Supporters of Mali's junta participate in a demonstration against regional bloc ECOWAS at the international airport of Bamako - Reuters
The West African country Mali is seeking military assistance from the UN and France after Islamist rebels made advances and captured the strategic town of Konna.
The al-Qaida-backed militants have taken control of the town after driving out the Malian army from Konna. This is seen as a heavy blow to the government-led forces which had battled the rebels for hours.
The UN Security Council held an emergency meeting after a request by France's ambassador to the UN Gerard Araud over the "serious deterioration of the situation".
Konna has around 50,000 inhabitants and is 700 kilometres from the capital Bamako.
"This terrorist attack weakens even more the stability of Mali and thereby that of its neighbours. Sustainability of the Malian government and the protection of civilian populations are now at stake," said Araud after the meeting.
The latest thrust by the rebels is significant after they took control of Northern Mali from the government in April 2012 in a coup.
"We took the barracks and we control all of the town of Konna. The soldiers fled, abandoning their heavy weapons and armoured vehicles," a rebel spokesperson told Reuters.
The Islamists, who are planning to head south, also threaten to capture the next city of Mopti, which has a population of nearly 100,000.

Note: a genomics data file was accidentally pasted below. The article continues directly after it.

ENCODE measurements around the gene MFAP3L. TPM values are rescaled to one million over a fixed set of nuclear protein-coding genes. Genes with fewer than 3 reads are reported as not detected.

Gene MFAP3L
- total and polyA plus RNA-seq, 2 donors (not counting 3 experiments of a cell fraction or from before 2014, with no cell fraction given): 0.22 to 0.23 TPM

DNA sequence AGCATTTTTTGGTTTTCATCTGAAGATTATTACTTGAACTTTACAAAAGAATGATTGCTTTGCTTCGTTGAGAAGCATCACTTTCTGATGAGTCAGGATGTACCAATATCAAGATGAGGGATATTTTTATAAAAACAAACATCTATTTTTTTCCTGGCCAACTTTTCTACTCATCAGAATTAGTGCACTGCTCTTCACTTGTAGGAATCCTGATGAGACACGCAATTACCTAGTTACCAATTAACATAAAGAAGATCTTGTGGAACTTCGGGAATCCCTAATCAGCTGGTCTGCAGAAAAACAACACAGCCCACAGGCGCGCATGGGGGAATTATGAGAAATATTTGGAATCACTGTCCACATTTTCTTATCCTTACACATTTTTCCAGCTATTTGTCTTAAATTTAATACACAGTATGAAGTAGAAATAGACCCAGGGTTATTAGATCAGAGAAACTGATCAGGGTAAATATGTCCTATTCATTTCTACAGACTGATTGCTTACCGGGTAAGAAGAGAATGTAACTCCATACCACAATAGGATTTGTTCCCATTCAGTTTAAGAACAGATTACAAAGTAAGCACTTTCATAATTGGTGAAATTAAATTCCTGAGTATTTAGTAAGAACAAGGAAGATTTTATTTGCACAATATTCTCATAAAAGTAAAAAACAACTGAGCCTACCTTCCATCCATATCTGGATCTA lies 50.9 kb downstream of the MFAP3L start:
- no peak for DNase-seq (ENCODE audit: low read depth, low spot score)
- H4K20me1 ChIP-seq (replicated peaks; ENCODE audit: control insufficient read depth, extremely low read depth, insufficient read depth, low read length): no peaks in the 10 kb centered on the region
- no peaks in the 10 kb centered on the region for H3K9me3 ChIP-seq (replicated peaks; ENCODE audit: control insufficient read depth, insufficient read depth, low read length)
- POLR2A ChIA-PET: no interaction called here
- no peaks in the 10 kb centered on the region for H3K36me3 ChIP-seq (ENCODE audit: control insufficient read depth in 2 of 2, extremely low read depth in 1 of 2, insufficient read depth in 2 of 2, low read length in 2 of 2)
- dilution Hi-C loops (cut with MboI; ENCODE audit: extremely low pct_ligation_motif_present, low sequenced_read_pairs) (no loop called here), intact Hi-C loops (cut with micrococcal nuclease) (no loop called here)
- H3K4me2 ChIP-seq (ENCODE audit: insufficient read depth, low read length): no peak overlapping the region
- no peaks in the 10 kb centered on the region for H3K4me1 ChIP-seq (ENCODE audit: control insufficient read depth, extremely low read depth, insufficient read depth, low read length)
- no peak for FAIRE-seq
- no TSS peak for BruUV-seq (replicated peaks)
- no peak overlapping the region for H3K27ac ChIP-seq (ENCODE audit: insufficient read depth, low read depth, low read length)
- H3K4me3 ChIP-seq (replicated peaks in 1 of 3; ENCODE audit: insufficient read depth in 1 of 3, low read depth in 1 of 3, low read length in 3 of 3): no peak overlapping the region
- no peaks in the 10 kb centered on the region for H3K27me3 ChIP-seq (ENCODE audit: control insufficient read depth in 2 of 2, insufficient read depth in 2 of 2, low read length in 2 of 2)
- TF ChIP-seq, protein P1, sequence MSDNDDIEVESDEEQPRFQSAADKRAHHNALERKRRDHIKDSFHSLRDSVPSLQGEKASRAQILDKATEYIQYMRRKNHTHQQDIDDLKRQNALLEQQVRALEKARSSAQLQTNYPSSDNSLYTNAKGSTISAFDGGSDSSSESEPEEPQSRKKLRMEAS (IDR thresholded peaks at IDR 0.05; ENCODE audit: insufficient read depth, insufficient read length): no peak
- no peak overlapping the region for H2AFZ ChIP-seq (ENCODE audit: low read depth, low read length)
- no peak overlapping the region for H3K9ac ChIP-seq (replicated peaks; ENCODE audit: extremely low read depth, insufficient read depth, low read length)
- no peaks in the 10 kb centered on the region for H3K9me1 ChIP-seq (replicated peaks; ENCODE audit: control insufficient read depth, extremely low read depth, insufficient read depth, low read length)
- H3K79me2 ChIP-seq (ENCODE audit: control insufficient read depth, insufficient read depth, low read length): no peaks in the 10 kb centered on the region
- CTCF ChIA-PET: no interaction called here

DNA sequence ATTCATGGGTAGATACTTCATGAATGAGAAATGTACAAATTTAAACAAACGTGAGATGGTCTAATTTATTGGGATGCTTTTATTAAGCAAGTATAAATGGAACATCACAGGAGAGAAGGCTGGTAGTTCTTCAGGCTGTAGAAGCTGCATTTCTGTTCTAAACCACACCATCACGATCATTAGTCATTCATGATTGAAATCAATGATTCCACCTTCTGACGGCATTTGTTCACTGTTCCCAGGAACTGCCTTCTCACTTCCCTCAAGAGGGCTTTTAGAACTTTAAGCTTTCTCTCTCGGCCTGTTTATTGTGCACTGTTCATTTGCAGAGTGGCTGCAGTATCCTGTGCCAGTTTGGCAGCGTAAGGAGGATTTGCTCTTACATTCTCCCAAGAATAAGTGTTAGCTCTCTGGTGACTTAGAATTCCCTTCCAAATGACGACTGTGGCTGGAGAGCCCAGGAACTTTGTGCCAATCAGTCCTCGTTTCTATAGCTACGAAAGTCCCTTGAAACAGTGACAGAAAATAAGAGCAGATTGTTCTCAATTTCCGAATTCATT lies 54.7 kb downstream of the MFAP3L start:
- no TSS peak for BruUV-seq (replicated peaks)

France is expected to make an announcement on the next course of action while the UN has already called for providing "assistance".
"This serious deterioration of the situation threatens even more the stability and integrity of Mali, and constitutes a direct threat to international peace and security," said the UN Council and added that the members "express their grave concern over the reported military movements and attacks by terrorist and extremist groups in the north of Mali, in particular their capture of the city of Konna".
The UN has already approved deployment of 3,000 African troops but it is not expected to take place until September because of logistical reasons.
Western and regional African powers are keen on evicting the Islamists from Northern Mali.
The rebels have been accused of imposing a stricter form of the Islamic Sharia law on the region creating fears that it could become one of the safe havens for Islamic militant groups especially the al-Qaida.
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